At 23, he's got time to get better, but this former 11th-overall pick is going to have to get better if he is to keep playing every day.
Oddly enough, John Clayton was also an 11th-overall pick and he has turned out fine. He hits for average and power and is okay defensively.
AAA success hasn't yet translated for Patrick Martin either. Coming off the bench a lot in S12 for his bat, he didn't really deliver. Martin gets another chance this year, possibly in an expanded role since he's the only primary second baseman listed along with 5 other guys who can play there.
Hugh Brennan is a Baby Beaver who gives fans a reason to hope. Decent defensively, Brennan is a more well-rounded version of Clayton but with less pop. He's still got room to improve and could be more selective at the plate, but he's no slouch.
Advantage: New York
Seems like Don Wilson is average in almost everything. All his defensive ratings are close to ML average, and his blue numbers are about as vanilla as it gets. So, what's he do? About average for a third baseman. He's right around .300/.340/.460 career (only a season's worth of ABs over 2 seasons) and steals some bases.
Buzz Lewis doesn't have a lot of experience, either. He starred at Rookie, High A, and AA before 160 at-bats in AAA and a baptism by fire this season in The Show. He did get some valuable experience on the way and did hit quite a few doubles and some homers. But this 23-year-old ought to improve as he becomes less raw.
The elder statesman third-sacker is consistent. Manny Jenkins hit .313 with 103 RBI...each of the last two seasons. Weird. He's also got a total of 62 doubles and 59 home runs in that span.
Cesar Torres is there to crush baseballs, and so he does. He'll strike out almost as often as he hits, but he's also very likely to give pitchers whiplash following his tape-measure shots out of the dome.
A.J. Daniels is a decent fielder with obvious pop, but he can't get his average to .250 in a world that's predominantly right-handed. He also strikes out too much, but that's acceptable when a player at an important defensive position can club 49 home runs and 100 RBI hitting mostly in the 6, 7, and 8 spots.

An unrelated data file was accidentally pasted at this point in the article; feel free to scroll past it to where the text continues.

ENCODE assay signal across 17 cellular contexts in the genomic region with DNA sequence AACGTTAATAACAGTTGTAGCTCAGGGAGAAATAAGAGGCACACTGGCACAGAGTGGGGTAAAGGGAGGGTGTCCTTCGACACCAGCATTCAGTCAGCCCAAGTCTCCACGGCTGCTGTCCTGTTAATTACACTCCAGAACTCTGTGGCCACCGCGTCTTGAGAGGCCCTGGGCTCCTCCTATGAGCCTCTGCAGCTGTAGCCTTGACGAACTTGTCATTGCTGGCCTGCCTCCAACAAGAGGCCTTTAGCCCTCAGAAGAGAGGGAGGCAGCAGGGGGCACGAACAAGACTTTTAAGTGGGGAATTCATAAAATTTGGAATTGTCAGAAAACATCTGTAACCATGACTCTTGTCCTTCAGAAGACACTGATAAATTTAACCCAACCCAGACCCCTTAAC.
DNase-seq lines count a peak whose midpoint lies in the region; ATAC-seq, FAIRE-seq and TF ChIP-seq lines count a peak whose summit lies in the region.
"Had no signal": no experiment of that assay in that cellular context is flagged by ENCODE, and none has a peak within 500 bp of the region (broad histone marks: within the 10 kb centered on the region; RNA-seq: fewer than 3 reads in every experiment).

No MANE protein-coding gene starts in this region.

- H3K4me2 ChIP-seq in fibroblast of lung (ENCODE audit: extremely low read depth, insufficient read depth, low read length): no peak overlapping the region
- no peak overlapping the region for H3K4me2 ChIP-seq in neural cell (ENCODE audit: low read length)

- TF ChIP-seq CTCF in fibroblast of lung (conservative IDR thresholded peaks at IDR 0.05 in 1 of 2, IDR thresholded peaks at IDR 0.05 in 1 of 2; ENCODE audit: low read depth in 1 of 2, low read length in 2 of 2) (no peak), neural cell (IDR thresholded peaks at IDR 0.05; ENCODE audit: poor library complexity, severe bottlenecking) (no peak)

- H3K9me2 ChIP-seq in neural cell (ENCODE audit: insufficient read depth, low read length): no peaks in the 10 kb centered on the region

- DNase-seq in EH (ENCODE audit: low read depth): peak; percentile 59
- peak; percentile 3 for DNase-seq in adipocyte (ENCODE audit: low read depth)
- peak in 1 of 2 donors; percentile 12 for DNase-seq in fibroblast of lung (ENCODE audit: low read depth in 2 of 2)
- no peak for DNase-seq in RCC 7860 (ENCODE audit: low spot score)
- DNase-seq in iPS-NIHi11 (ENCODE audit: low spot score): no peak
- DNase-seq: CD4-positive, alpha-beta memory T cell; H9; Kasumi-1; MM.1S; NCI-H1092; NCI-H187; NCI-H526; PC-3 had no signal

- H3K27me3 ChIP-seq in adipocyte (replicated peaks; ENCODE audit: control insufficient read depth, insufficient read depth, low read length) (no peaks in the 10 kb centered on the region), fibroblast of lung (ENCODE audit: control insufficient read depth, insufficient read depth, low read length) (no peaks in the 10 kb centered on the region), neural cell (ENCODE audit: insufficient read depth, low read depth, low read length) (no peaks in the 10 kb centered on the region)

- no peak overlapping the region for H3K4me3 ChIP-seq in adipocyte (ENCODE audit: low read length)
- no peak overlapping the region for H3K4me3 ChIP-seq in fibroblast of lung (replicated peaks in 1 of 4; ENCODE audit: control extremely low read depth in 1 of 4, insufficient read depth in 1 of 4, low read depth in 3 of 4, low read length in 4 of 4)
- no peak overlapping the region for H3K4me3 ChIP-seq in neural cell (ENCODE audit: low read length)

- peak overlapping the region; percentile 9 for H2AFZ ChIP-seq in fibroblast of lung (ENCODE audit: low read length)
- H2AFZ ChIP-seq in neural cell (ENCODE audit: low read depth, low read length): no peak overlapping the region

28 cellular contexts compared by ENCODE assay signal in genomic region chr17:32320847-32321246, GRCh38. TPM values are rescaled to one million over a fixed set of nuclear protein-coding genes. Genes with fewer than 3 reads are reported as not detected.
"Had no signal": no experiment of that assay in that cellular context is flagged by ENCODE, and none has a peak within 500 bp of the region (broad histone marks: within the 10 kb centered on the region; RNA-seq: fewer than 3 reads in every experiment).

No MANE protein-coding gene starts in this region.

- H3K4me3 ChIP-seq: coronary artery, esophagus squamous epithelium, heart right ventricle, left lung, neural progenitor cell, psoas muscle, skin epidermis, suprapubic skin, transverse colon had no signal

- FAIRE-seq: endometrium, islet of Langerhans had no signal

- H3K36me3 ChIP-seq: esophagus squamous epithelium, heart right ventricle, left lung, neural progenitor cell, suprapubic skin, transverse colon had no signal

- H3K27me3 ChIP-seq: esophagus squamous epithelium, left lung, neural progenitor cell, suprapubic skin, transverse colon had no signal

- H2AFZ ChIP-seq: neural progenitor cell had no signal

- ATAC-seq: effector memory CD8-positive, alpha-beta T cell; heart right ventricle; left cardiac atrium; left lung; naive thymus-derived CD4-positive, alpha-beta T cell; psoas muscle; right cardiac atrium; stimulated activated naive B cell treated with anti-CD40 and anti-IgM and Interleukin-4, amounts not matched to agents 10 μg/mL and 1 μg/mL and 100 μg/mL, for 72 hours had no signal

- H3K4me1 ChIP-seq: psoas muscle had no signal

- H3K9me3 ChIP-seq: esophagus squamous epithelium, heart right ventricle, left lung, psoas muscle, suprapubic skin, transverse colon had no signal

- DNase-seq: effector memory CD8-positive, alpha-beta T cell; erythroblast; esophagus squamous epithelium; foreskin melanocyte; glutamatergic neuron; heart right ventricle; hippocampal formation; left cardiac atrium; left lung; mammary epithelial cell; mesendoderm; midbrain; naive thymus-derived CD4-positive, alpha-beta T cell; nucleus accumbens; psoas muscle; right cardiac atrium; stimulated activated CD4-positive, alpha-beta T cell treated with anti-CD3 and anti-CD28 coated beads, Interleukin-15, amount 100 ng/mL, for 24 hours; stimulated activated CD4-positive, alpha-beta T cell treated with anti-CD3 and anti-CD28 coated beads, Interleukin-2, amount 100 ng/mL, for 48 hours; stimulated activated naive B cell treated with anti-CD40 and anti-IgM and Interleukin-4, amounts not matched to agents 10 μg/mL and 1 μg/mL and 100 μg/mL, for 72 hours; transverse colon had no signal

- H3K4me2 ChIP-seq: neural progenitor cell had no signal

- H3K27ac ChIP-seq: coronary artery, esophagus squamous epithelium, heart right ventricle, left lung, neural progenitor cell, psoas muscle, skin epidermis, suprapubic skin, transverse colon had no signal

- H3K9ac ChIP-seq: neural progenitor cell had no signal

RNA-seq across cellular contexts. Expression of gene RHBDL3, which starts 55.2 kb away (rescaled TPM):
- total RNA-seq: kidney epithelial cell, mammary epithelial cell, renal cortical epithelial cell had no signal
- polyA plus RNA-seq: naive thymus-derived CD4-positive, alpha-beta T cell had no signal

Duke Rooney isn't the prototype shortstop, but he's the kind of prospect that results from a team that picked 32nd for the better part of a decade. He's still got time to prove himself.
I obviously don't understand how ratings work, since Wesley Smith currently is below ML guidelines in his glove, arm, and accuracy. He's also got ratings in the 60s on two vital blue categories, but somehow he rates as a 93 according to scouts. This seems like a high overall rating, but there's no doubting that Smith is special and a five-tool player. Oh, and he plays every day, too.
Julio Martin is above-average defensively and has both a Gold Glove and All-Star Game MVP in his trophy case from S9. He's also got a thunder stick: 208 round-trippers in his 5 full ML seasons. Too bad he's not picky about what he swings at.
Brad Smith is another highly-touted prospect that didn't pay dividends in his first season. He lost his starting spot about two-thirds the way through the season, but it's basically his to lose versus Ringo Weston, who's been asked to learn a fourth position (he probably won't get 500 games under his belt in left like the other three, though). It says something about Smith when .293 in 151 games is a disappointment, though.